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30.Laruelle M, Iyer RN, Al-Tikriti MS, Zea-Ponce Y, Malison R, Zoghbi SS, Baldwin RM, Kung HF, Charney DS, Hoffer PB, Innis RB, Bradberry CW: Microdialysis and SPECT measurements of amphetamine-induced dopamine release in nonhuman primates. Synapse 1997; 25:1–14
 
31.Breier A, Su TP, Saunders R, Carson RE, Kolachana BS, deBartolomeis A, Weinberger DR, Weisenfeld N, Malhotra AK, Eckelman WC, Pickar D: Schizophrenia is associated with elevated amphetamine-induced synaptic dopamine concentrations: evidence from a novel positron emission tomography method. Proc Natl Acad Sci USA 1997; 94:2569–2574
 
32.Wise RA: Neurobiology of addiction. Curr Opin Neurobiol 1996; 6:243–251
 
33.Hassani OK, Cromwell HC, Schultz W: Influence of expectation of different rewards on behavior-related neuronal activity in the striatum. J Neurophysiol 2001; 85:2477–2489
 
34.Berridge KC, Robinson TE: What is the role of dopamine in reward: hedonic impact, reward learning, or incentive salience? Brain Res Brain Res Rev 1998; 28:309–369
 
35.Salamone JD, Correa M, Mingote S, Weber SM: Nucleus accumbens dopamine and the regulation of effort in food-seeking behavior: implications for studies of natural motivation, psychiatry, and drug abuse. J Pharmacol Exp Ther 2003; 305:1–8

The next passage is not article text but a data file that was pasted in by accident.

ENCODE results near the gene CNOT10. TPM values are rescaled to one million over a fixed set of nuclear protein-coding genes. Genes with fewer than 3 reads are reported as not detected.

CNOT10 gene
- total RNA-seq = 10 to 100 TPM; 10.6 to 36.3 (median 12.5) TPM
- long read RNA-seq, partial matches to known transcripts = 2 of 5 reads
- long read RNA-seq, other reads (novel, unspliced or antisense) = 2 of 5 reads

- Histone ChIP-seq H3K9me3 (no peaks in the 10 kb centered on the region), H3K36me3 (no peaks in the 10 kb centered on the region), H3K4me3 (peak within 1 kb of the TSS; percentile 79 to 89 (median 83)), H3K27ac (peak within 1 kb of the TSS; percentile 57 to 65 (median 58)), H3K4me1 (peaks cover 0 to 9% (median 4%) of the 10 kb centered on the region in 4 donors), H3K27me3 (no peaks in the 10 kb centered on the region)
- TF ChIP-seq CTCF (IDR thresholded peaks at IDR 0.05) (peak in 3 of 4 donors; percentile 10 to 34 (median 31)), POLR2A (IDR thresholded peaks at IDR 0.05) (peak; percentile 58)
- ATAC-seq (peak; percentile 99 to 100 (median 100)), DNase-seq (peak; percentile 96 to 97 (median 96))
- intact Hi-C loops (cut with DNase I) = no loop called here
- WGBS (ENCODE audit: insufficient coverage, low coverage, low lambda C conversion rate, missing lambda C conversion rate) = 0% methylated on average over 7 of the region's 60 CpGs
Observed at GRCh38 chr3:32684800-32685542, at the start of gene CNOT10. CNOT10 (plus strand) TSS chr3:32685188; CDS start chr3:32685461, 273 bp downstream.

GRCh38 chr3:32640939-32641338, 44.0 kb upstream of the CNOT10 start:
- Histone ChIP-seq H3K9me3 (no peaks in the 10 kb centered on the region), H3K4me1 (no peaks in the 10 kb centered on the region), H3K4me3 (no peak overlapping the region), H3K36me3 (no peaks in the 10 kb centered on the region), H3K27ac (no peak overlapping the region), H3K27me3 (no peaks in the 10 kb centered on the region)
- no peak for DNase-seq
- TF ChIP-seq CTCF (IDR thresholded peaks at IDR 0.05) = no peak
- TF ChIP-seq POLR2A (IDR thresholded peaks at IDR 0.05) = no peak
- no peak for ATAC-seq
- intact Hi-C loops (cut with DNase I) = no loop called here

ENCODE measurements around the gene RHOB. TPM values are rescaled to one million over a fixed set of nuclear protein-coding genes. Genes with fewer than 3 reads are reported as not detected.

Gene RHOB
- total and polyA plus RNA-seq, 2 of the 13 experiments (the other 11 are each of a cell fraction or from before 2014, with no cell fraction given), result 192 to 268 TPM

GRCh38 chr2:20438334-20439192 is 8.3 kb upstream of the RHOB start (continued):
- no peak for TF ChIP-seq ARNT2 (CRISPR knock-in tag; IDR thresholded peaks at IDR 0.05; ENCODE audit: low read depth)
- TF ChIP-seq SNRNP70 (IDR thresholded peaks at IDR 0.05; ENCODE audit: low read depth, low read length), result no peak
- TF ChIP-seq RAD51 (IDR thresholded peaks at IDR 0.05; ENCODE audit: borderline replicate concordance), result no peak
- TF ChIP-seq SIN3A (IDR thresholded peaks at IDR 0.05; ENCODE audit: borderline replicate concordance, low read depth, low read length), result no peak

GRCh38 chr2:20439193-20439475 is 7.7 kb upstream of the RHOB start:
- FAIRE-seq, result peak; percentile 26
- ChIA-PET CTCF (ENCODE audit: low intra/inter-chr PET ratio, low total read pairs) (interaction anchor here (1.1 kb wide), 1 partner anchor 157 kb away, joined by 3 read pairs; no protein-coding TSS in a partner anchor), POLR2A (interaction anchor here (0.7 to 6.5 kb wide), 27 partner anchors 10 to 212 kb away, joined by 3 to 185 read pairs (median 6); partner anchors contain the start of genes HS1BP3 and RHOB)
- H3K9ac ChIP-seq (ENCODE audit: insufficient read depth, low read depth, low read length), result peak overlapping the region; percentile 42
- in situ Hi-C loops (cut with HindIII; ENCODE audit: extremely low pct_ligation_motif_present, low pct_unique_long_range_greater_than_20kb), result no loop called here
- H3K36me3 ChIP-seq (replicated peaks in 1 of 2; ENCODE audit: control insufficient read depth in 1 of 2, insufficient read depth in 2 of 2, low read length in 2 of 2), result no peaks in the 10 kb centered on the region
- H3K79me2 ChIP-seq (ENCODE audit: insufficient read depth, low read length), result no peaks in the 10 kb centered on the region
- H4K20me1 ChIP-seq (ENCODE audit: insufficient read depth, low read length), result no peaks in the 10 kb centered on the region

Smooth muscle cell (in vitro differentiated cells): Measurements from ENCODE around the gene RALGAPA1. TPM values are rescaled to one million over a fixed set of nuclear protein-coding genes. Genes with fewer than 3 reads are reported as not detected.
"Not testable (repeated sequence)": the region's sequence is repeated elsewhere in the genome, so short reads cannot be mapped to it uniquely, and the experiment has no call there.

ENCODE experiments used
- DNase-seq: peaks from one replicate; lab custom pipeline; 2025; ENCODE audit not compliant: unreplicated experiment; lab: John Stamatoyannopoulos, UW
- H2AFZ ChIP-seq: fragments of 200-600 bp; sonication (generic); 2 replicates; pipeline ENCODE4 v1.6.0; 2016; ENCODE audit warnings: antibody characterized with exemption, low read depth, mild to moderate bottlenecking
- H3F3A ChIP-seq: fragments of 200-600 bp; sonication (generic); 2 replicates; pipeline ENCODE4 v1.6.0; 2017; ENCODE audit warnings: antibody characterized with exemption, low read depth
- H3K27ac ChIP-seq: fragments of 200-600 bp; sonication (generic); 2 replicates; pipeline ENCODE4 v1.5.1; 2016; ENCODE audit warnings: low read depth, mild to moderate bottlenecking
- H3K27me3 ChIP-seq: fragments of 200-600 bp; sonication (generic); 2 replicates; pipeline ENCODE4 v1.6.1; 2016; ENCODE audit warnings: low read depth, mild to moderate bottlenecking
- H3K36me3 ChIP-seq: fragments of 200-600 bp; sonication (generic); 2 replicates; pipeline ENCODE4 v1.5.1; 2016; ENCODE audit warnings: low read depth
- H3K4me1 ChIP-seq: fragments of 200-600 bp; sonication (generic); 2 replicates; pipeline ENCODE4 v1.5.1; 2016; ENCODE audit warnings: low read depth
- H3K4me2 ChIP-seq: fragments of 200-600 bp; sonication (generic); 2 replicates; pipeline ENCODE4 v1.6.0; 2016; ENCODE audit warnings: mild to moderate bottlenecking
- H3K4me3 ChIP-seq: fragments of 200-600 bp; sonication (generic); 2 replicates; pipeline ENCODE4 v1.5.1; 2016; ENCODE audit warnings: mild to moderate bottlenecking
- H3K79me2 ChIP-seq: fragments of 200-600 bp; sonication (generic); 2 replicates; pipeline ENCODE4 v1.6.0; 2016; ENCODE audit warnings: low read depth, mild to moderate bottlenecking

36.Bindra D: A motivational view of learning, performance, and behavior modification. Psychol Rev 1974; 81:199–213
 
 
Figure 1. Association Between the Choice to Self-Administer Cocaine and Change in [ 11C]Raclopride V3′′ Following Amphetamine Administration in Cocaine-Dependent Subjects

aUsing SPM99, T maps with multiple comparison correction were generated to measure the significance of the correlation between ΔV 3′′ and the number of cocaine choices (N=23, df=21). The display threshold was set at p≤0.01, uncorrected. A significant bilateral negative correlation was seen in the ventral striatum, showing that cocaine-dependent participants with the lowest dopamine transmission were those who were more likely to choose cocaine over an alternative reinforcer.